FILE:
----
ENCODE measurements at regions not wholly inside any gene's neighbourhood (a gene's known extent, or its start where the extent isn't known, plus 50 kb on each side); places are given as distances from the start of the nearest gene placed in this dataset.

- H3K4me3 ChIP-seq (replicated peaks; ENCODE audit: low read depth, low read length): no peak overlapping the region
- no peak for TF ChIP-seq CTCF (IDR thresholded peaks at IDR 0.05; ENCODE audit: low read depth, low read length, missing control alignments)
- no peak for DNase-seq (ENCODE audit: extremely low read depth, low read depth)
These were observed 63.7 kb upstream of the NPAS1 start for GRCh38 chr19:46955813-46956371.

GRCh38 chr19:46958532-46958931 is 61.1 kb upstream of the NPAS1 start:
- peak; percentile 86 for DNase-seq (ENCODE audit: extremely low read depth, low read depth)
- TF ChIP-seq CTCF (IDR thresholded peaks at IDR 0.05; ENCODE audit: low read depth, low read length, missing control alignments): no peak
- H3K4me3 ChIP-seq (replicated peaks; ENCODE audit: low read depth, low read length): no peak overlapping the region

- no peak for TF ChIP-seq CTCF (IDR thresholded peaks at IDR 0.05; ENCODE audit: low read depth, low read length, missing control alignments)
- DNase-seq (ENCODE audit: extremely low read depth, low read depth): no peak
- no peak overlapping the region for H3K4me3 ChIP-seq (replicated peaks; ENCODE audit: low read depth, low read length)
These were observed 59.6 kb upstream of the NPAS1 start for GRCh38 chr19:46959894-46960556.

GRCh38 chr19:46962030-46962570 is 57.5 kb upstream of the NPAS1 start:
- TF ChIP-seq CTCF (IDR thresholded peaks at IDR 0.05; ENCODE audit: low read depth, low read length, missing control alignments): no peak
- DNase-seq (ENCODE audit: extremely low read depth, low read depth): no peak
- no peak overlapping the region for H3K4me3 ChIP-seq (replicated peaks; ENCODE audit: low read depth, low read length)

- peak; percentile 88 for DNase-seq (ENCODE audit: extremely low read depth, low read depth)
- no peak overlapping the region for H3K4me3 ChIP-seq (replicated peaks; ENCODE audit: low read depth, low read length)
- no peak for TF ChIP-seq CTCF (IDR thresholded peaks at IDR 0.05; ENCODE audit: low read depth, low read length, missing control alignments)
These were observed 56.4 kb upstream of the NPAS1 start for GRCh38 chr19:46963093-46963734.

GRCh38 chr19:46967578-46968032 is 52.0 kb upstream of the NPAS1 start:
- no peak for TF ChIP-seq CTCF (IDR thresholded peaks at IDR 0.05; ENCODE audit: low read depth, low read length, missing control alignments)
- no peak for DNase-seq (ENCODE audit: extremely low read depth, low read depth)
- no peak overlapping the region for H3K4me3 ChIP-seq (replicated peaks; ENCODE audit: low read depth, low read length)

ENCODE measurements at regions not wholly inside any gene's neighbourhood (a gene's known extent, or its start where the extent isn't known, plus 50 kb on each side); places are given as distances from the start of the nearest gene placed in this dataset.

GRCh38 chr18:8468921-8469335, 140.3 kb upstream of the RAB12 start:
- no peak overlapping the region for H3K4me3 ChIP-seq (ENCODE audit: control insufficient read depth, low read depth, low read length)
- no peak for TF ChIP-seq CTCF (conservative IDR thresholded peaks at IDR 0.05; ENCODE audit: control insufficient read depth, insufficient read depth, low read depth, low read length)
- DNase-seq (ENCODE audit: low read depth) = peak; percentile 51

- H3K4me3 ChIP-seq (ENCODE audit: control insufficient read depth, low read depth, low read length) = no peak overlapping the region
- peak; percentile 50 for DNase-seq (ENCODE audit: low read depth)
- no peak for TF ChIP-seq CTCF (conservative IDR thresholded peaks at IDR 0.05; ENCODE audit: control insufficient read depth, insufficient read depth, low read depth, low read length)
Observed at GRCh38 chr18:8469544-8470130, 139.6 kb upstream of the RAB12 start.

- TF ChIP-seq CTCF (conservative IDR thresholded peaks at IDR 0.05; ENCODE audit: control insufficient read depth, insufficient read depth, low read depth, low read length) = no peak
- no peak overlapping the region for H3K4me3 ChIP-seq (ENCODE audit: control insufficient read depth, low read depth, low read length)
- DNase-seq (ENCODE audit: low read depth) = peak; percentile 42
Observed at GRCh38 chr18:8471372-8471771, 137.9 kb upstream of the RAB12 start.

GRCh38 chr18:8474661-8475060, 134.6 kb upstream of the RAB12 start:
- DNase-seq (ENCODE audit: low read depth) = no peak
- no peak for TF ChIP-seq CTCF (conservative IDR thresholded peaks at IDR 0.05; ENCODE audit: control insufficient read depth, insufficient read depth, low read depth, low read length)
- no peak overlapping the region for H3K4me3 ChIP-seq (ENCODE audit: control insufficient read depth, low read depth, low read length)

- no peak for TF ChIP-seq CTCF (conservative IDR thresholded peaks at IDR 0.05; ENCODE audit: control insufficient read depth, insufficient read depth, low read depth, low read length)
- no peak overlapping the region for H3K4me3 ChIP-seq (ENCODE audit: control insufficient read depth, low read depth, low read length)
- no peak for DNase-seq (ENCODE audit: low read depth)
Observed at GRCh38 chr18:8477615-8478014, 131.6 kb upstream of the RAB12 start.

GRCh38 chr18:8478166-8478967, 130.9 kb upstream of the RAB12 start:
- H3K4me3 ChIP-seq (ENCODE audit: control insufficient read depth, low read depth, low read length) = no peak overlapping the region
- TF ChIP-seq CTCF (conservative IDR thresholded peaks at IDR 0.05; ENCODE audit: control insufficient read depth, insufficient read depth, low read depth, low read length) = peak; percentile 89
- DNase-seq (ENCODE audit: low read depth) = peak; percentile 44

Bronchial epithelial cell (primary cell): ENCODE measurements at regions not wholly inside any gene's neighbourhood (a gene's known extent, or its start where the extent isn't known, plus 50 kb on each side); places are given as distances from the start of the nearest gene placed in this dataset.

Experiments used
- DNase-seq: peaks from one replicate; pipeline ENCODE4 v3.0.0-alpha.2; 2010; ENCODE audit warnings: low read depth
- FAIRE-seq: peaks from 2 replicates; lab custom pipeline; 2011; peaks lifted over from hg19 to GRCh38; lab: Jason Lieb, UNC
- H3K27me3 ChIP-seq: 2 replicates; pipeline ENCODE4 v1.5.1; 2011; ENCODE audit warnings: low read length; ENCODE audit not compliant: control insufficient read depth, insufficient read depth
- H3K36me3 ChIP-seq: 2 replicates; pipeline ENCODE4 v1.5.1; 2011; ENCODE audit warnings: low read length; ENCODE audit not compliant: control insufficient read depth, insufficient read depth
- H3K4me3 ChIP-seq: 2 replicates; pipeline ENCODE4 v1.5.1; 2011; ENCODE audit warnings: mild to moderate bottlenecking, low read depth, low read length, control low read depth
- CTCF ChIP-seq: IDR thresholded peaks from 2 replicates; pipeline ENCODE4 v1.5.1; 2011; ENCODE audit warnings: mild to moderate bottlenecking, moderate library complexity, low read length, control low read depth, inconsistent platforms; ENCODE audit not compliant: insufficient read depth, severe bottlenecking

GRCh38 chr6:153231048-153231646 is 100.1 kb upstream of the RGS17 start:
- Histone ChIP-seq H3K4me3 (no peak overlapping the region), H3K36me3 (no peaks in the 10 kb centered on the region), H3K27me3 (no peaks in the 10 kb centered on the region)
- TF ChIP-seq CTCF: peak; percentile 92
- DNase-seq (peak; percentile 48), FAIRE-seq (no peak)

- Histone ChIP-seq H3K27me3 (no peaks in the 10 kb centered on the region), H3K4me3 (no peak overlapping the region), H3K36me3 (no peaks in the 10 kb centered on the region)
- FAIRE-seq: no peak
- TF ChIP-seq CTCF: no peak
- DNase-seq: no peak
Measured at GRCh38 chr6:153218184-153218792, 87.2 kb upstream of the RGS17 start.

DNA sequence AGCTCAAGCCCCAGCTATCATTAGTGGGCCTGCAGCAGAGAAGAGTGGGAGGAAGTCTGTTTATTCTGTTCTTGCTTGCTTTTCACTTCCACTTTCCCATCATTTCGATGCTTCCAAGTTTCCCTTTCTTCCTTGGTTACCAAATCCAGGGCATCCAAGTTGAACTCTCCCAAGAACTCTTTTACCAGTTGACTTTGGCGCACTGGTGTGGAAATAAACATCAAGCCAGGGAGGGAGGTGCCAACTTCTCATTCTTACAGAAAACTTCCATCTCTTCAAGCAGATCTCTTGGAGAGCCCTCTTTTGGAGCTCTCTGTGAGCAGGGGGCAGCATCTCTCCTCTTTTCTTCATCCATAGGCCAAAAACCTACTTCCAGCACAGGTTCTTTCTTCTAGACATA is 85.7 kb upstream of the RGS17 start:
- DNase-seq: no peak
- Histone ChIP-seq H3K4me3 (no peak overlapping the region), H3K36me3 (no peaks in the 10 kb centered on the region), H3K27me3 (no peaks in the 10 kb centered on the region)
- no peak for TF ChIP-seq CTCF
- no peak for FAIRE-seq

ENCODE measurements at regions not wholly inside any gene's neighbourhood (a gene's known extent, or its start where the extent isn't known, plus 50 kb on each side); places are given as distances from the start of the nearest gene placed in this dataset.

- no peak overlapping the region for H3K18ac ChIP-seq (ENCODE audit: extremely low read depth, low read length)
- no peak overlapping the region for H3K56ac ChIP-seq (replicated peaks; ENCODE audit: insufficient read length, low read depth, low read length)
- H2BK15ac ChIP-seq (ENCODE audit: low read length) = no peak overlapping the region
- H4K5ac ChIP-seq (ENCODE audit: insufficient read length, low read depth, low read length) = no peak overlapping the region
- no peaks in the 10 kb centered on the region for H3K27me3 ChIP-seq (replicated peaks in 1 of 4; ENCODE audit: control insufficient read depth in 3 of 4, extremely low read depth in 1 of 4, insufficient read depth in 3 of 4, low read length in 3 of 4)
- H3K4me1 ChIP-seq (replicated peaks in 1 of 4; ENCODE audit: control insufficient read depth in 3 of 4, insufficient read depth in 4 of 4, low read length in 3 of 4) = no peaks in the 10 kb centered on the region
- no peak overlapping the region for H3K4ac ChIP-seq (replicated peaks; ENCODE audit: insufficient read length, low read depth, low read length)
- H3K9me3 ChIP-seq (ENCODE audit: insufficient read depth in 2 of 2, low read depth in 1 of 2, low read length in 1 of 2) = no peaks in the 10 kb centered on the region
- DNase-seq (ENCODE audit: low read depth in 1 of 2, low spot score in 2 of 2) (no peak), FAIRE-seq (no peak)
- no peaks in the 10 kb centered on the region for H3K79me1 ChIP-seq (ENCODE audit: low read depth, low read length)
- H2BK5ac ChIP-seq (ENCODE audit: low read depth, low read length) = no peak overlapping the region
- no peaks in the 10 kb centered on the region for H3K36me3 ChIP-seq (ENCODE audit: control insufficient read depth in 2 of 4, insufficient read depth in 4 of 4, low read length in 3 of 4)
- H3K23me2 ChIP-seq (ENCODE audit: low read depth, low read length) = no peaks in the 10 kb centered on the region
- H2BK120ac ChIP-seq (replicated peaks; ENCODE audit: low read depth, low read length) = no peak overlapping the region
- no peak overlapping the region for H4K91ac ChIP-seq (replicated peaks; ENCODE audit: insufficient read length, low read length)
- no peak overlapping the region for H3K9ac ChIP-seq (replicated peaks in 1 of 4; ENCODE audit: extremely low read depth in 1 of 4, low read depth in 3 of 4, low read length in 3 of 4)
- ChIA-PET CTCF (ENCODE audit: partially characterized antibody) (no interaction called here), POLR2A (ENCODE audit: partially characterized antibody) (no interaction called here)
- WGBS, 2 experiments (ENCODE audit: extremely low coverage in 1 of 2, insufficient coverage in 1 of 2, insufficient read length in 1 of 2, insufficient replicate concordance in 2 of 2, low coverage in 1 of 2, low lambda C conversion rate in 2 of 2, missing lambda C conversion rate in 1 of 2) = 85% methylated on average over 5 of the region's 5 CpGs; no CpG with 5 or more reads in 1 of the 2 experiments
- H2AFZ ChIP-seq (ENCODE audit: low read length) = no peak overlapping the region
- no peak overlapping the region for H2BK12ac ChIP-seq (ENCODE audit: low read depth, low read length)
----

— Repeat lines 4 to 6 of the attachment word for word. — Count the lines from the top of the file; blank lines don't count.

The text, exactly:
- no peak for DNase-seq (ENCODE audit: extremely low read depth, low read depth)
These were observed 63.7 kb upstream of the NPAS1 start for GRCh38 chr19:46955813-46956371.

GRCh38 chr19:46958532-46958931 is 61.1 kb upstream of the NPAS1 start: